Just a quick meeting tonight. And, not surprisingly, there was no discussion of the proposed increases to water utility rates as that will all happen December 20 when the report is properly considered.
The housekeeping changes to the Winter Maintenance Policy breezed through. Although a presentation by Jamie McKenzie who is a new resident to Regina brought to light some of the ways the city is failing on the snow-clearing front. Jamie’s in a wheelchair and legally blind, so walks that aren’t being shoveled or busstops that aren’t getting cleared are a serious obstacle for him. And he singled out a particular location for special criticism: the vacant lot on 15th and Albert, the sidewalk around which is usually neglected.
I hear ya, man. That corner has been a thorn in my side too. The snow just basically piles up all winter long becoming more and more treacherous. Near the tail end of last winter, when things had gotten particularly awful, I went by surprised to discover a group of people out shoveling it finally. While stopped at the corner waiting for the light to change, I got to talking to one of the guys there and found out that it wasn’t the property owner who was paying them. No, a nearby business had grown so frustrated with the situation they’d taken it upon themselves to hire a crew.
But who are the negligent property owners at 15th and Albert, anyway?
As Councillor Clipsham pointed out tonight, it’s a huge oil company that once had a gas station on that site. And apparently getting them to shovel their damn sidewalk has always been a problem. (And no one seems to be able to get them to clean up the toxic sludge they left in that lot, either. Gotta love the oil industry. It’s so community minded.)
Discussion on sidewalk maintenance basically ended with an agreement that the city has to do a better job of getting on top of absentee landlords. And apparently there will be a review of this year’s winter maintenance performance in July at which it can be determined if further changes are needed to the policy than what was passed tonight.
Oh, and it was also pointed out that at present, the city has a “complaint driven system” where unshoveled walks are concerned. So, if there is a busstop that isn’t accessible or a vacant lot where the snow is building up on public walkways, if no one calls 777-7000 and complains, nothing is going to get done about it.
Also discussed was an informational report on potholes. Apparently, at council’s direction, city administration made some changes to the Pothole Patching Program that were hugely successful. Council was delighted. Some tweaks were made to the way repairs were scheduled (road categories were worked through more systematically instead of seeking out the worst potholes and clearing those up first) and GPS and monitoring systems were put in place so that work could be tracked more efficiently.
In the end, according to the report, the program’s goal “to repair every pothole on every road by the end of the construction season” was achieved.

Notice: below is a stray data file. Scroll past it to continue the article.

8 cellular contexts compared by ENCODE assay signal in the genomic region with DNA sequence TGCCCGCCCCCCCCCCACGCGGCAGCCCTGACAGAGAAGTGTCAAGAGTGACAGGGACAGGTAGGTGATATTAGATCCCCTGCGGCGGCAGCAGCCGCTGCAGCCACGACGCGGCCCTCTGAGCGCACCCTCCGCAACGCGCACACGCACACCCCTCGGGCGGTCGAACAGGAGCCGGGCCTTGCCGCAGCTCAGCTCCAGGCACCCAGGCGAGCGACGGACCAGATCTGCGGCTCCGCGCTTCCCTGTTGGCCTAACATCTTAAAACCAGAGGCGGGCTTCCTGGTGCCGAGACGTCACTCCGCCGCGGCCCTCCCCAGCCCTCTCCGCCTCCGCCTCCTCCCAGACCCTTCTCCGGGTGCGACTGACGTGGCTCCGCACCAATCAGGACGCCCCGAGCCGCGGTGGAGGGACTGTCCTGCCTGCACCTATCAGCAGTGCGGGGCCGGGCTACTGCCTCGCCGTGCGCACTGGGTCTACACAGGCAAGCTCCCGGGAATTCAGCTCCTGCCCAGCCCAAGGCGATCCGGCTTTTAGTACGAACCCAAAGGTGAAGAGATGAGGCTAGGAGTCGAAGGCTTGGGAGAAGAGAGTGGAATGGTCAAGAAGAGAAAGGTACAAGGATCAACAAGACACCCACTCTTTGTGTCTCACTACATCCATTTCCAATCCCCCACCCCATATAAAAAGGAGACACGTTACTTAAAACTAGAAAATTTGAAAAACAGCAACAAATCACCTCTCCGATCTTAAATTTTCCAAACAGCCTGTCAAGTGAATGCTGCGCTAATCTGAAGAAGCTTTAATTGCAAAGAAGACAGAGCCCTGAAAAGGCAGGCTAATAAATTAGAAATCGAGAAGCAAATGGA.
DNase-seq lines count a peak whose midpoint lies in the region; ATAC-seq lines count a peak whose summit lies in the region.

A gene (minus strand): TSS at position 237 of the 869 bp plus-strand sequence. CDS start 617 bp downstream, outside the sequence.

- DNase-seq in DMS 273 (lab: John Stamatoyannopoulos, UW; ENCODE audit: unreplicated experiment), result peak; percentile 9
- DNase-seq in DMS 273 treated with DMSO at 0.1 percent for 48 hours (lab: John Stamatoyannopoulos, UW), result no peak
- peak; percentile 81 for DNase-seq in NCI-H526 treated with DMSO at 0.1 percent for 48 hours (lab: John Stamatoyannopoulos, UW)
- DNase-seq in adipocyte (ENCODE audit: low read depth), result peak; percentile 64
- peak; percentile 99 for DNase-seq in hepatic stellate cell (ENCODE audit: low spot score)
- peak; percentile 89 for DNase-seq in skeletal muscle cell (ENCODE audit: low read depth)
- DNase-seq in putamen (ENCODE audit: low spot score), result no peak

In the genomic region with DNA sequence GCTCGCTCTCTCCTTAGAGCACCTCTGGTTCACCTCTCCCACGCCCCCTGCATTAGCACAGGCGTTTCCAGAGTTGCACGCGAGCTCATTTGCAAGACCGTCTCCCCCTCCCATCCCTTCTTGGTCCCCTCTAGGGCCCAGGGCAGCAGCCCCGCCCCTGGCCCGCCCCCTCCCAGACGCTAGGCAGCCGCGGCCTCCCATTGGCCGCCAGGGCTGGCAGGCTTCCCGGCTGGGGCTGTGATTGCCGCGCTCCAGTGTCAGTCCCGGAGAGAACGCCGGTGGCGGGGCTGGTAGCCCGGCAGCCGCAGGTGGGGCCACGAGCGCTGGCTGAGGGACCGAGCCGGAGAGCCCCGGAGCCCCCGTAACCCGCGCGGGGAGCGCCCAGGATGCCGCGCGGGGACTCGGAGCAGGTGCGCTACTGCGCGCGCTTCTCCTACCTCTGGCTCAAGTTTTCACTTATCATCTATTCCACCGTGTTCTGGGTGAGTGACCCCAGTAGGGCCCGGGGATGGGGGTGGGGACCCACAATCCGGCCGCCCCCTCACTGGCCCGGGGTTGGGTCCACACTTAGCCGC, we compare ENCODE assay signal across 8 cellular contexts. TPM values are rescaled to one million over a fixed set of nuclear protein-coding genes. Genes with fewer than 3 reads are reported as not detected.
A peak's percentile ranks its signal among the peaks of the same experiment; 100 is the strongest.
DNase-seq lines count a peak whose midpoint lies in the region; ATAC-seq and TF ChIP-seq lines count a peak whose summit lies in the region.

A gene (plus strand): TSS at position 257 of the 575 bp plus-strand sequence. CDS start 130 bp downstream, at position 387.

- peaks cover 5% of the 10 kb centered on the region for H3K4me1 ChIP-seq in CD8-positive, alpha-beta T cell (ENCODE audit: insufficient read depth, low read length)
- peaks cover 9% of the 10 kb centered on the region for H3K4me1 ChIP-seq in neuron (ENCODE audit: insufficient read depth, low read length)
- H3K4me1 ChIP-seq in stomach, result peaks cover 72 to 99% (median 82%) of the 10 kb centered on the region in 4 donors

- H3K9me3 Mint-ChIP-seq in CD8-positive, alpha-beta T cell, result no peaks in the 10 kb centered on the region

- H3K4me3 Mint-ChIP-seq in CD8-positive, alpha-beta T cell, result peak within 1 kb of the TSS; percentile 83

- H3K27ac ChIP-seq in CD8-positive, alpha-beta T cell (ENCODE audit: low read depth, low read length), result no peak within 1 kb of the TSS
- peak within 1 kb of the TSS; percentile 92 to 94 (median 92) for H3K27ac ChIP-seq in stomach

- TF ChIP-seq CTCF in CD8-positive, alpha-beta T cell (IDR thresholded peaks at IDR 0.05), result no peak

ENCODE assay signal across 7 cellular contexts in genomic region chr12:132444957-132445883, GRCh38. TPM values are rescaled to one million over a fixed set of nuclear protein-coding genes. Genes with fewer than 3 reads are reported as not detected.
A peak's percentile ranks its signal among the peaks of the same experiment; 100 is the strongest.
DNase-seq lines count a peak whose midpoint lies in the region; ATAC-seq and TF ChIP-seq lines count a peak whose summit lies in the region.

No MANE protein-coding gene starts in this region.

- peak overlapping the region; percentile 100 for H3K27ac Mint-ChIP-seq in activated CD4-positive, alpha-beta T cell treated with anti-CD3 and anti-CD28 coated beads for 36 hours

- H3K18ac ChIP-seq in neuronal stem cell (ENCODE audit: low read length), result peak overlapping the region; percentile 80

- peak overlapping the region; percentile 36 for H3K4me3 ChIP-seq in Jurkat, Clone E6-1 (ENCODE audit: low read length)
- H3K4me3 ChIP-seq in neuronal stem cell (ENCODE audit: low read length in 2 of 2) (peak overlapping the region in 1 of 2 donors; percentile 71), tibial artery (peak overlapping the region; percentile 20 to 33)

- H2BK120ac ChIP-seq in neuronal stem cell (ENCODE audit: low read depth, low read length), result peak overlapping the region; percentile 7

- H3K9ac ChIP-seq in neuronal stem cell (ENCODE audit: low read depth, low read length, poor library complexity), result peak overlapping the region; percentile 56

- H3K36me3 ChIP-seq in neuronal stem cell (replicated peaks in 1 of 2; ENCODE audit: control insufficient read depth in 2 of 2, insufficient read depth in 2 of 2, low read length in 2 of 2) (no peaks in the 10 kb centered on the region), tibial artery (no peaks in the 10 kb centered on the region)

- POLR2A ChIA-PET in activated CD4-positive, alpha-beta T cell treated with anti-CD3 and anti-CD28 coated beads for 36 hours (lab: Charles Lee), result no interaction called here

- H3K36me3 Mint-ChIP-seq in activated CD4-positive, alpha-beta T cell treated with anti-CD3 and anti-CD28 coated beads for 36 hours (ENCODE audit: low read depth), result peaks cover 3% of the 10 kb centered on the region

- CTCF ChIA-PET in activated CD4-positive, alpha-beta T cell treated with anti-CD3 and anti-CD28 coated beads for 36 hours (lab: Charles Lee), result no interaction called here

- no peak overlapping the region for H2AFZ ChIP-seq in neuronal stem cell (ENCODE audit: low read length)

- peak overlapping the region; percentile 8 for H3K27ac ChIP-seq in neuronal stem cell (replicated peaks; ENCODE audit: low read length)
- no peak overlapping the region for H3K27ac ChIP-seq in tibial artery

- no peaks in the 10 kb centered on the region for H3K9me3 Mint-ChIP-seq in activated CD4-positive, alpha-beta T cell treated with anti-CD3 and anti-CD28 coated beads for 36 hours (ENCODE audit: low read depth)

While this is encouraging news and a triumph for city crews and administrators, the report does note something that didn’t happen to come up at council this evening:
As with most Canadian cities, a significant portion of Regina’s asphalt road network (lower traffic volume roads) is well beyond its design or expected service life. In this context, the amount of potholes and other pavement distressed can be viewed as simple indicators of network health and there is no doubt that potholes will remain a challeng in Regina in the future…. It still remains that pothole repairs are simply a band aid. The health or condition of the road is not improved and the repairs are often not permanent. The pothole patching is roughly $400 per tonne of asphalt where the cost of recapping an asphalt road is roughly $100 per tonne of asphalt. To put things in perspective the 2010 Pothole Patching budget would have paid for the repaving of Albert Street from College Avenue to Victoria Avenue.
So, in short, fixing potholes may be making us feel better in the short term but we’ve got a longer term problem — that our road network is decrepit– and we’re just not solving it.
Beyond that, there was one other item on the agenda tonight that I hadn’t gotten to in my earlier post, and that’s the Moose Jaw – Regina Industrial Corridor. Tonight, council approved $25,000 to go towards the Moose Jaw – Regina Industrial Corridor Stakeholders’ committee’s Planning for Growth project. The goal here is to encourage investment and promote that industrial corridor to the world.
I haven’t got much to say on this except, you know, I’ve lived too many places that have pinned their economic hopes on call centres (Ottawa and the Maritimes for two) that maybe there are worse things than a big bi-city push to get more industry up and running nearby. And council did note that part of the committee’s job will be making sure development of the corridor is done in an environmentally sensitive manner. Still… they’re hoping to lure in more petrochemical plants? I don’t know…. goddamn oil companies can’t even shovel their damn sidewalks in downtown Regina and we think they’ll be all clean and green between here and Moose Jaw? Colour me skeptical.